Professorship of Spiritual Care and Psychosomatic Health
Spirituality (from the Latin “spiritus” meaning soul, breath, wind) is used in health sciences as a broad-based, interdenominational and interfaith concept.
The term spirituality can be understood as personal religiousness within a faith community but also as a world view or philosophy free from institutional connections. Spiritual care is a form of care collectively provided by doctors, nursing staff, psychotherapists and other healthcare professionals for the spirituality of ill individuals, but also for their own spirituality.
Prof. Eckhard Frick SJ
Eckhard Frick has researched and taught on the subject of spiritual care for many years. He is a psychiatrist, psychoanalyst and Jesuit. Since 2021, he has served as professor of Spiritual Care and Psychosomatic Health.
Needs and Requirements of Care-Providing Relatives
People who provide nursing care for relatives often carry a heavy burden, yet rarely make use of relief services. This raises the question: what are the support needs of care-providing relatives? We are investigating this in a joint project with Universitätsklinikum Erlangen. Our research assistant Jenny Kubitza (MSc) is conducting qualitative interviews with care-providing relatives as part of a related longitudinal study.
The Final Stage of Life of the Elderly Religious
Our research assistant Dr. Ruth Mächler is examining how elderly religious handle the final stage of their life. She has conducted 21 narrative interviews with Sacré-Coeur nuns and Jesuits over 80 years old in Germany and Austria. One of the study’s aims is to provide feedback for these orders. How are the elderly religious faring? And what can be done to improve their wellbeing and the wellbeing of subsequent cohorts?
Staff working in intensive-care and emergency medicine are regularly confronted with moral distress. This occurs when framework conditions prevent a person from acting in accordance with their own moral beliefs. In the multicentric study ‘Moral Distress in Intensive-Care and Emergency Medicine and Spiritual Resources’ (MD_INSpir), we are investigating the extent to which spirituality can serve as a resource for handling moral conflicts.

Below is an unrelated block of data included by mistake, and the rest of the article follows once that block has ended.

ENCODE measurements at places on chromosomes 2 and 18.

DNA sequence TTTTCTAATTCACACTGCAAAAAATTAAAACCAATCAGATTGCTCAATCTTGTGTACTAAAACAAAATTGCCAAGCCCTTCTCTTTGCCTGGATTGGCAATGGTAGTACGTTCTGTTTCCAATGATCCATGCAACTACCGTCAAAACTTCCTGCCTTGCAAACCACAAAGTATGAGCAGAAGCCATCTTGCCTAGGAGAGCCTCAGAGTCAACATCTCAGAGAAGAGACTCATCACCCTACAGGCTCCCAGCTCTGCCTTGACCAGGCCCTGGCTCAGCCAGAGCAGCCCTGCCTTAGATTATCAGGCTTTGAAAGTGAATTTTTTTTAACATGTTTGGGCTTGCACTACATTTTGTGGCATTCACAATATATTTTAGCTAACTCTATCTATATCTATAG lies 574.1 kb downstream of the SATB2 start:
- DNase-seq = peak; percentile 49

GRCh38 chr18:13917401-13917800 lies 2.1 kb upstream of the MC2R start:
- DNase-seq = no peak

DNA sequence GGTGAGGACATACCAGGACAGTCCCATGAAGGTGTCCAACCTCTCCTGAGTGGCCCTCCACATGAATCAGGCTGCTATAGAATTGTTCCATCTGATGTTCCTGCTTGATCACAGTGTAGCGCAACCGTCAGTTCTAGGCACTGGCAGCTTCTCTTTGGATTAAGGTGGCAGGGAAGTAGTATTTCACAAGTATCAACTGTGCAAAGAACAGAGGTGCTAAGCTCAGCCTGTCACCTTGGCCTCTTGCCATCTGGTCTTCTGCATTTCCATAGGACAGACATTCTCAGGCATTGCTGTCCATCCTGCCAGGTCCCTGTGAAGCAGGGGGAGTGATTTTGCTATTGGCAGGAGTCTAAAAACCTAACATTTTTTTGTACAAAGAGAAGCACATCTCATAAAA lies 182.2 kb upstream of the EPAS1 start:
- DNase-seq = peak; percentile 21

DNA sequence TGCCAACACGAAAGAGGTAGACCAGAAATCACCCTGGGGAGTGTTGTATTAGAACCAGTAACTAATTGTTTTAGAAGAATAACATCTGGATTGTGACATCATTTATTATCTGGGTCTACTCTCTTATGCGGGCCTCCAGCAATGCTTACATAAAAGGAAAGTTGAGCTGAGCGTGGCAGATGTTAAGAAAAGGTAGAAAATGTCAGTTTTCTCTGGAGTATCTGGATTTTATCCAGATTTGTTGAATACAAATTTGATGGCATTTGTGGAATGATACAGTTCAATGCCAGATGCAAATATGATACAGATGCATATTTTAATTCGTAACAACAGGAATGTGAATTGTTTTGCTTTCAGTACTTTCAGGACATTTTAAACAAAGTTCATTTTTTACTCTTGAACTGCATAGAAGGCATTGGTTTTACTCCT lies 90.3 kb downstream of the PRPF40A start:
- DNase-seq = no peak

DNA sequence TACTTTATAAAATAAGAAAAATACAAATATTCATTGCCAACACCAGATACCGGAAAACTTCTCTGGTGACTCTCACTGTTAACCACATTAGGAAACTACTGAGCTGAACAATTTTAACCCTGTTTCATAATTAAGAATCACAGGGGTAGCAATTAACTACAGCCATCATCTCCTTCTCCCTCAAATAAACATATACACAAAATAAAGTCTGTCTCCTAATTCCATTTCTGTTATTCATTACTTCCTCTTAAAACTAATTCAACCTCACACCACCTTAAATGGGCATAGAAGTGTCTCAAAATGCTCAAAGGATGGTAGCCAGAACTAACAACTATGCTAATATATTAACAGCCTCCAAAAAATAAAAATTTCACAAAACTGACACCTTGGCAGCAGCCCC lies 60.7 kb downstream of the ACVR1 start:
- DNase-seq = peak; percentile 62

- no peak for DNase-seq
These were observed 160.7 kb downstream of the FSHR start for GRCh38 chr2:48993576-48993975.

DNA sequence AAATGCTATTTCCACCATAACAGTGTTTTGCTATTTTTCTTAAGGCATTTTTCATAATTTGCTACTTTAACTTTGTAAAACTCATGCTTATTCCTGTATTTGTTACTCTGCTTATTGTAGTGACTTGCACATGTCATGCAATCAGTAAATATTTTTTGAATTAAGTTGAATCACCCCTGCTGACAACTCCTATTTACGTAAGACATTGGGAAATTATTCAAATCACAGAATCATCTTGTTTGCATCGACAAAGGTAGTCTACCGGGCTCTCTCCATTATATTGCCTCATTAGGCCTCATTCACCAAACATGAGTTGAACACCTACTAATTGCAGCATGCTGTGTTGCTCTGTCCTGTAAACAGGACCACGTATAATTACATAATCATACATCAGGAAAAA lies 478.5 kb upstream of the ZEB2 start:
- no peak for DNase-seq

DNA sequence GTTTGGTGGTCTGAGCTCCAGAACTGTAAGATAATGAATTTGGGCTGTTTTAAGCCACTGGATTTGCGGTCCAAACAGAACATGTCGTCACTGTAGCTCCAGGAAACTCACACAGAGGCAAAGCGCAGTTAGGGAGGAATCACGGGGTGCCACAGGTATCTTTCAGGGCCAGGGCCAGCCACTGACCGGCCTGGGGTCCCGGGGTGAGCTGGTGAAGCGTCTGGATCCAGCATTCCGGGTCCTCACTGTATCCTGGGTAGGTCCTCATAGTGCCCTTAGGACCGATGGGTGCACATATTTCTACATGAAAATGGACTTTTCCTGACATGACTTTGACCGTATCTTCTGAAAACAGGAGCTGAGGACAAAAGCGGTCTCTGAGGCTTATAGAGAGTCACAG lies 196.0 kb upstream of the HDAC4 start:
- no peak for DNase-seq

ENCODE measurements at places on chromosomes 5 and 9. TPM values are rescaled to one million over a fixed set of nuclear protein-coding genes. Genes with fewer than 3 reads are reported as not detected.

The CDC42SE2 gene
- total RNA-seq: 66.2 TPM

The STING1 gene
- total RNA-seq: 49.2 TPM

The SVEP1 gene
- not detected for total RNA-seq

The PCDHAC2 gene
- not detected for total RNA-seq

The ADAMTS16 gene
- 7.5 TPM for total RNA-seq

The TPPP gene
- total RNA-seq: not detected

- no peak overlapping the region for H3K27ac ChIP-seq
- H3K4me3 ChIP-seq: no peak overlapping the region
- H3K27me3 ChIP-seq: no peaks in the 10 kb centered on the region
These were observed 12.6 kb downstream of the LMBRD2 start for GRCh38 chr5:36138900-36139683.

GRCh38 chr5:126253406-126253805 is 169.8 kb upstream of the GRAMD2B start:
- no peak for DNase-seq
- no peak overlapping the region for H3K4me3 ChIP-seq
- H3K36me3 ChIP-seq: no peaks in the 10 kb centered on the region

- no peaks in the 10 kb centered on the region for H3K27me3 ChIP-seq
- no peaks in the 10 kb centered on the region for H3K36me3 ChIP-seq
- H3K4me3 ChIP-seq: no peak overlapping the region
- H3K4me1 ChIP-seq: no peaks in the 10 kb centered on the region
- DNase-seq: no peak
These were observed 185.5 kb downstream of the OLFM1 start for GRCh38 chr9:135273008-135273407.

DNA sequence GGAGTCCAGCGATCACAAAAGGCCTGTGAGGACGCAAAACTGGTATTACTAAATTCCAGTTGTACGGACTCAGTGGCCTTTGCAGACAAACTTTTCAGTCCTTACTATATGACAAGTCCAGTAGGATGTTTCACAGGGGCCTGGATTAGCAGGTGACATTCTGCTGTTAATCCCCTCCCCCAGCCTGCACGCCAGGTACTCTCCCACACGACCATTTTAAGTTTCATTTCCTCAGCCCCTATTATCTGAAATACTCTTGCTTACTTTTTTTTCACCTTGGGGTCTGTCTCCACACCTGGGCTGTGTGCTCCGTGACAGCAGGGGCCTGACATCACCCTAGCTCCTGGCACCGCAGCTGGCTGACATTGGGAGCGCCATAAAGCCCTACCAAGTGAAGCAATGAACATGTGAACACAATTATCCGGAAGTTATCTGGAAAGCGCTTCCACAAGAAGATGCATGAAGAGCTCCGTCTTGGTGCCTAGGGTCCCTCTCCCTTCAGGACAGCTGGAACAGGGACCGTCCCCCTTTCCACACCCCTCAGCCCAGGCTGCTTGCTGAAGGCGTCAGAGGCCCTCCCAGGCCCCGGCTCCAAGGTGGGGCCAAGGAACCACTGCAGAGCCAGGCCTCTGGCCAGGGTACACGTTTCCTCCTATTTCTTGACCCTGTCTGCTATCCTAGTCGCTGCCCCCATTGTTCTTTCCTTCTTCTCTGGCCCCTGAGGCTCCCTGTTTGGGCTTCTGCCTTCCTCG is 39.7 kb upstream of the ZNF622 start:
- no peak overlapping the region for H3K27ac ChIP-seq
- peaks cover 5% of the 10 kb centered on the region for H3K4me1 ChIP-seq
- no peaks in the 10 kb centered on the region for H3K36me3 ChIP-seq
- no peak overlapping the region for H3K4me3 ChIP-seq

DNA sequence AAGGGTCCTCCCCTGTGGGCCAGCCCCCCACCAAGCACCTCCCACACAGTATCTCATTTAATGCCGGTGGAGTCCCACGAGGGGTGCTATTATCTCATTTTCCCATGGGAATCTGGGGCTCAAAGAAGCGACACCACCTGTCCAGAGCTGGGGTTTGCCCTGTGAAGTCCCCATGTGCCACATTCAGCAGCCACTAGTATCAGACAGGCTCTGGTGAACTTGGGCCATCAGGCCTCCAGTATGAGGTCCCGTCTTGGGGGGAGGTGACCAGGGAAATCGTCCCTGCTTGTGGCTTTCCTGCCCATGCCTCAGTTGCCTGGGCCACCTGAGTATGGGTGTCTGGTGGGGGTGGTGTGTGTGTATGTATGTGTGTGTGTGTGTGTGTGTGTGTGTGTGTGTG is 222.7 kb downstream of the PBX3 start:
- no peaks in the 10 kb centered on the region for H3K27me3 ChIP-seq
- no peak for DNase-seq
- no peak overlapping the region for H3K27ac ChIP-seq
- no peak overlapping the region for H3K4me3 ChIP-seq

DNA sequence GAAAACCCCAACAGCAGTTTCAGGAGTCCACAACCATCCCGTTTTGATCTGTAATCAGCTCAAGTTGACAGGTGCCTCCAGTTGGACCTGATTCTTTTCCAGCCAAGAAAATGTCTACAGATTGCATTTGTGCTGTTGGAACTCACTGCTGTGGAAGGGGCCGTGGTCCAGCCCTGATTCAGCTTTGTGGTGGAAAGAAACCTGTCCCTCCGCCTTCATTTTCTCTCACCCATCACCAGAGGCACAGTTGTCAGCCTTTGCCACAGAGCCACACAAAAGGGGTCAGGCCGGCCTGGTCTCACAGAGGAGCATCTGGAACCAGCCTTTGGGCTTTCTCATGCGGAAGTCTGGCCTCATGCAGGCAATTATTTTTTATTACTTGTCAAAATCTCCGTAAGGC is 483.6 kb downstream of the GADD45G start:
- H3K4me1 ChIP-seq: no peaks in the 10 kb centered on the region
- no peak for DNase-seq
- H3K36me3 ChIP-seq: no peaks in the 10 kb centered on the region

To what extent can measures to promote self-efficacy in general practitioners’ surgeries improve the care of chronically ill patients? This is the focus of ‘Holistic Care Programme for Elderly Patients to Integrate Spiritual Needs, Social Activity, and Self-Care into Disease Management in Primary Care’ (HoPES3), a joint research project conducted with Universitätsklinikum Heidelberg and Universitätsklinikum Tübingen.
Publications in English
Moll, Tobias (2022): Exploring aspects of New Work : Spirituality at Work in agile organizations. In: Spiritual Care (in press). DOI: 10.1515/spircare-2021-0017.
Sohail, Malik Muhammad; Frick, Eckhard; Büssing, Arndt (2022): Spiritual care competences among health care professionals in Pakistan: Findings from a cross-cectional curvey. In: Religions 13 (4), 370. DOI: 10.3390/rel13040370.
Sturm, Noemi; Krisam, Johannes; Szecsenyi, Joachim; Bentner, Martina; Frick, Eckhard; Mächler, Ruth et al. (2022): Spirituality, self-care, and social activity in the primary medical care of elderly patients. In: Deutsches Ärzteblatt International 119 (8), 124–131. DOI: 10.3238/arztebl.m2022.0078.
Kunsmann-Leutiger, Elke; Straßner, Cornelia; Schalhorn, Friederike; Stolz, Regina; Stotz-Ingenlath, Gabriele; Buhlinger-Göpfarth, Nicola et al. (2021): Training general practitioners and medical assistants within the framework of HoPES3, a holistic care program for elderly patients to integrate spiritual needs, social activity, and self-care into disease management in primary care. In: JMDH 14, 1853–1861. DOI: 10.2147/JMDH.S312778.
Balboni, Michael J. (2020): Hostility to hospitality: Authors’ response. In: Spiritual Care 9 (2), 149–152. DOI: 10.1515/spircare-2020-0042.
- Frick, Eckhard; Roser, Traugott (2018): "Struggles are not necessarily destructive or dangerous". In: Spiritual Care 7 (2), 215–218. DOI: 10.1515/spircare-2017-0055.
- How do health professionals' religious / spiritual convictions influence therapeutic decisions?
- Spiritual Care: Dialogue with medical students
- Spiritual Care: Dialogue with medical students - What is the best spiritual care model?
- Spiritual Care: Dialogue with medical students - When is a suitable moment for taking a spiritual history?
- Spiritual Care: Dialogue with medical students - Welcoming traditional health & disease beliefs?
- Training general practitioniers and medical assistands to integrate spiritual needs
Josef and Luise Kraft Foundation
The Josef and Luise Kraft Foundation is a sponsor of the Chair. The topic of “healthy aging” creates strong scientific connections between the Chair and the Foundation. The Foundation’s purpose is to “support destitute elderly people worthy of assistance” and generally promote aid and care for the elderly.
My Home Life
The My Home Life program was launched in 2006 by the National Care Forum. This program, which has integrated scientific input from the outset, operates successfully in England, Scotland, Wales, Northern Ireland and Australia – and was also launched in Germany several years ago.
How can nursing and healthcare institutions integrate spiritual care as a resource? The MUTASPIR network, a project at Munich School of Philosophy, develops tailored organizational and staff development strategies to support the implementation of spiritual care in healthcare settings.